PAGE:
[indicated above] Promoting Responsible Pet Ownership and Accountability: Licensing

    By far, the largest population of animals euthanized at the shelter in 2008 (over 4,600), were free-roaming cats. While it is illegal for residents of Long Beach to possess unaltered cats, owners continue to allow their cats to roam outdoors and produce hundreds of unwanted litters on an annual basis. To increase the number of cats returned to their owners, improve enforcement of current laws, and reduce the number of cats euthanized at the shelter each year, the City Council needs to encourage a cat-licensing program equal to that of dogs . A survey of (95) cities and (2) counties in the Los Angeles region indicates that (62) cities and (1) county unincorporated area provides for some form of cat licensing . At least (7) of these cities and the unincorporated area of Los Angeles County have confirmed that cat licensing is mandatory. These include:

    While average fees for cat licensing are between $5.00 and $10.00 to cover the costs for administration and registration, licensing provides Animal Care Services with the tools to return animals to their owners and hold owners accountable for allowing their unaltered cats to roam. Model cities and national organizations such as the Humane Society of the United States (HSUS) have already provided evidence that these strategies work . The step towards mandatory licensing of all animals in Long Beach should not deter the ongoing efforts of Animal Care Services and their partners to address free roaming cat populations throughout the city such as the shoreline, parks and industrial areas in a humane manner .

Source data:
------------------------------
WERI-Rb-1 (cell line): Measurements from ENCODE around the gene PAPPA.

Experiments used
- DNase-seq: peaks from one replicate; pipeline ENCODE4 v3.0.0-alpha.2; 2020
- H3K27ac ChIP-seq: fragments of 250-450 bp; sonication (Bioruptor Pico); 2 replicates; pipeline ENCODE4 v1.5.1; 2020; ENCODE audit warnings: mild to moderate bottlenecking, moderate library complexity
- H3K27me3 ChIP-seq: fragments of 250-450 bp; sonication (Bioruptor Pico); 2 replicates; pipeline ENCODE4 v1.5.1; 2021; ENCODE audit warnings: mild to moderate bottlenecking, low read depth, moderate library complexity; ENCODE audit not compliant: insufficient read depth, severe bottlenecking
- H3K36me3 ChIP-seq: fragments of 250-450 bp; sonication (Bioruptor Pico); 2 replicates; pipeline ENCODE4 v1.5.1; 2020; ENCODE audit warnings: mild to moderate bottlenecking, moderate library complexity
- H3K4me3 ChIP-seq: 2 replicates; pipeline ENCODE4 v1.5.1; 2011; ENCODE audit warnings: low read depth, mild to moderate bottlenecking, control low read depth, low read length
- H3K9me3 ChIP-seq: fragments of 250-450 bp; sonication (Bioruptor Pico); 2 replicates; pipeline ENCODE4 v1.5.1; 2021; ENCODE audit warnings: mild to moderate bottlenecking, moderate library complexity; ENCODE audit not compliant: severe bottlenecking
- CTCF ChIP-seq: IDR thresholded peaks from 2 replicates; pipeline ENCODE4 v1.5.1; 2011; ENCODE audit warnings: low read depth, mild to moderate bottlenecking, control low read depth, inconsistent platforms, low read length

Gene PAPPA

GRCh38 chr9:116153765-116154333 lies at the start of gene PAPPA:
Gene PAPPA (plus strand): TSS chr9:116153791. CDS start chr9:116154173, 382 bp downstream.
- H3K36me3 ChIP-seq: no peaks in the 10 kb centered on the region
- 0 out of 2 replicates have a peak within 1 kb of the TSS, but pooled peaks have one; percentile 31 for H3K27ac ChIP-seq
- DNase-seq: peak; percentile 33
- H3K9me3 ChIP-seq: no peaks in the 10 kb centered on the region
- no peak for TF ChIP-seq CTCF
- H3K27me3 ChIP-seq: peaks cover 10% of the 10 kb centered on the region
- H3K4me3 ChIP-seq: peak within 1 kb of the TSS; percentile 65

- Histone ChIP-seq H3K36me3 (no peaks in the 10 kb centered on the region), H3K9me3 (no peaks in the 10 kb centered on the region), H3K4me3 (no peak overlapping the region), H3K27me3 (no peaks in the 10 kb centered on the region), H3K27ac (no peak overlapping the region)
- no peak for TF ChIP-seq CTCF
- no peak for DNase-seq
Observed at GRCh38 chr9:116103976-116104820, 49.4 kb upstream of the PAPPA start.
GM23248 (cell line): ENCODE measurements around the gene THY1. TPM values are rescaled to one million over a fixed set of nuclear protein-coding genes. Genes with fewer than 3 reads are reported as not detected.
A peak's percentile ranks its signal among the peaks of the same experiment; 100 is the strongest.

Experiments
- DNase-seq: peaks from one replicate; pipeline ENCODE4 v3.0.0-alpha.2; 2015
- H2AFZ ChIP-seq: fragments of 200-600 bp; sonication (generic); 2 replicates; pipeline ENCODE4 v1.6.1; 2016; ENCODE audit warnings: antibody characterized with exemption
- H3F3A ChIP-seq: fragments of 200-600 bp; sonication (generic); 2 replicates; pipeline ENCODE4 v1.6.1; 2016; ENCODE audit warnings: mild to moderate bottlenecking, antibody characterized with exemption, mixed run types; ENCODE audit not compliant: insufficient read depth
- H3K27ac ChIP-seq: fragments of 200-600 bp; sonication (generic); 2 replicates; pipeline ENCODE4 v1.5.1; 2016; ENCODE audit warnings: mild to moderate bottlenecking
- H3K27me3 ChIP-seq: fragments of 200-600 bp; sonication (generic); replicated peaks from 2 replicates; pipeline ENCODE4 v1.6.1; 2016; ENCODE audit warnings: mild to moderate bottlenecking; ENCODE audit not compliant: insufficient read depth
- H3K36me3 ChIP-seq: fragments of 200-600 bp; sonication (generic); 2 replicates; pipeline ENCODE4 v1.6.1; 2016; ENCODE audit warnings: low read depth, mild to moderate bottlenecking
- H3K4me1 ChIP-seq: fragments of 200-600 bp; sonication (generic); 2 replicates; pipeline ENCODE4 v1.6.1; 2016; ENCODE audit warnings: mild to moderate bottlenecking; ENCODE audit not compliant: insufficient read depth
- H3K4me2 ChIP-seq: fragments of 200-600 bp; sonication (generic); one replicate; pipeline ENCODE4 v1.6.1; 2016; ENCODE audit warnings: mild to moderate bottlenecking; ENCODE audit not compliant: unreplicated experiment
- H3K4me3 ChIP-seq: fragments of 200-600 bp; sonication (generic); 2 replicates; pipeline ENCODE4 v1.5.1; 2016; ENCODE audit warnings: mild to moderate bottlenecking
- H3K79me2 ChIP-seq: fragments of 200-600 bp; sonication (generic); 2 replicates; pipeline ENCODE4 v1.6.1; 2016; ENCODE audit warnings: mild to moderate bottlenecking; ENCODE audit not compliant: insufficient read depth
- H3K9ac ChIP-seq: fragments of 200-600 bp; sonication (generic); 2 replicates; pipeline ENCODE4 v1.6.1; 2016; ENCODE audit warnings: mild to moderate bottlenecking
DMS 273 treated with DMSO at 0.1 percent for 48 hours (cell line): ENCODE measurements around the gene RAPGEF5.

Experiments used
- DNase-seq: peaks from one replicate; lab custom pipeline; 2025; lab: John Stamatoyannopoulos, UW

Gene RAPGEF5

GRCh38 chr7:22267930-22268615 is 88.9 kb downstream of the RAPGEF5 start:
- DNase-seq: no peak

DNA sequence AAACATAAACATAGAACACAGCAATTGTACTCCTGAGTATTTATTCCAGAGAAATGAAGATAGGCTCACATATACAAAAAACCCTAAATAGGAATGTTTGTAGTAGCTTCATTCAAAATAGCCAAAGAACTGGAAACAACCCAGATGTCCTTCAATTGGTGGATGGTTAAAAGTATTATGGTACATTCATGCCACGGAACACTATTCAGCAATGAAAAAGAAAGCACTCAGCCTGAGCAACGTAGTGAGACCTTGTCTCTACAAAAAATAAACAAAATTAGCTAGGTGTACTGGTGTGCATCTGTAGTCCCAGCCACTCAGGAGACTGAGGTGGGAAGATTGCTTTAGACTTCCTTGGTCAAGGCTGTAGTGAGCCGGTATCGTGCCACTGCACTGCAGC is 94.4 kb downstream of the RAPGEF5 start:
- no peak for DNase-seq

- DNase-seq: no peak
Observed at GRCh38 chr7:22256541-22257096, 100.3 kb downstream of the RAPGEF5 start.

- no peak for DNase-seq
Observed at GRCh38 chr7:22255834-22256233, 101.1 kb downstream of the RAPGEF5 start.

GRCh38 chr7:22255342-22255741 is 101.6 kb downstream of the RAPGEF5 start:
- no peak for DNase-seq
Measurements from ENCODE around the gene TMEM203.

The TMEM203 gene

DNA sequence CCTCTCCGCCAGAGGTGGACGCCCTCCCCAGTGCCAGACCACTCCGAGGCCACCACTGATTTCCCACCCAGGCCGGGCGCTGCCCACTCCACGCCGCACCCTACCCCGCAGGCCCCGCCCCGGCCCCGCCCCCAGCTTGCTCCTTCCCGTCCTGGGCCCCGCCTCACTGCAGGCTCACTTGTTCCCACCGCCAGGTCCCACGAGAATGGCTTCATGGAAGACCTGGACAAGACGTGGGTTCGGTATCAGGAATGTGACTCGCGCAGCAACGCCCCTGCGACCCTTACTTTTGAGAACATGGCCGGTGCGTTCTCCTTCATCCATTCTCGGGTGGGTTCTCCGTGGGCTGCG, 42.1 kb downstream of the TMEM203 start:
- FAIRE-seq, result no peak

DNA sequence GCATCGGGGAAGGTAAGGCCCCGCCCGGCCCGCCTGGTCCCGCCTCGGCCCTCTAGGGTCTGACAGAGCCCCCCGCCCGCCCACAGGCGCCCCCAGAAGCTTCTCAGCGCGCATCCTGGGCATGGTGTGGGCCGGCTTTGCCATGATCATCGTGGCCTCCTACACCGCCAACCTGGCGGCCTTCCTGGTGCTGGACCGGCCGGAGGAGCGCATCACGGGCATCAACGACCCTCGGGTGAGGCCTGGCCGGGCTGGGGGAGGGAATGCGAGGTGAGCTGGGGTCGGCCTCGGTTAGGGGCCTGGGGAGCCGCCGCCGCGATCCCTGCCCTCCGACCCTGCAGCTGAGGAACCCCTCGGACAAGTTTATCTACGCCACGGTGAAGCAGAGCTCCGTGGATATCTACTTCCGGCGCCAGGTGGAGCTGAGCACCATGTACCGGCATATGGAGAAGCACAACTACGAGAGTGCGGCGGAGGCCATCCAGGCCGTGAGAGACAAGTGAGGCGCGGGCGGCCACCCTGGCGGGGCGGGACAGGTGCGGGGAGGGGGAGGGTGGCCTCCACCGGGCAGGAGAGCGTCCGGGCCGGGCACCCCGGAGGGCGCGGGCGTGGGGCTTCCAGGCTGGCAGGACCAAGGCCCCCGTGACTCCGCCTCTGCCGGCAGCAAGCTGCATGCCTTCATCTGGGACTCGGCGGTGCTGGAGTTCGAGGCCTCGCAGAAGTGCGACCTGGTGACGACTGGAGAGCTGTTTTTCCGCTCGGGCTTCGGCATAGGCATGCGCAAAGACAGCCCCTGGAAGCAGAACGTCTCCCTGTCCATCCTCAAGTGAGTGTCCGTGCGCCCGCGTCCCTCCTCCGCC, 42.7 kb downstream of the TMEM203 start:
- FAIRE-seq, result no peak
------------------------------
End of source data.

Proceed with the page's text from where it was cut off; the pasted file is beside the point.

Engaging the Community : Education and Volunteer Opportunities

    Reaching out to those areas of the city where pet overpopulation and neglected animals are more prevalent requires a new strategy for community engagement and volunteerism . Currently, there are only three License Inspectors canvassing communities to check dog licenses, speak with residents, encourage responsible pet ownership and ensure compliance with existing municipal codes . Another (14) Animal Control Officers will respond to over 24,000 calls for service after problems have occurred . To reverse this trend, the City must promote strategies that go beyond emergency response and embrace prevention as a priority . Resources must be leveraged to increase volunteerism and community engagement over issues where they are needed most (e.g. barking dogs, off-leash, defecation, wildlife conflict, free-roaming cats). Community-based prevention strategies not only reduce the number of unwanted animals impounded and euthanized each year, but also reduces costs associated with animal care and impounds .

    There is no single strategy that will alter this community-based problem of animal overpopulation . However, doing the same thing and expecting different results is not a responsible policy . To drive down the number of animals impounded at the shelter each year, the City must work with residents to promote licensing, microchipping, vaccinations and spay and neuter of animals . These strategies work together and have worked in other communities; but require an expanded partnership between the community, non-profit, private and public sectors . The vision of Animal Care Services is to make Long Beach the safest large city in California for people and animals . The expansion of spay and neuter services, cat licensing, mobile services and community engagement are the building blocks for achieving this vision.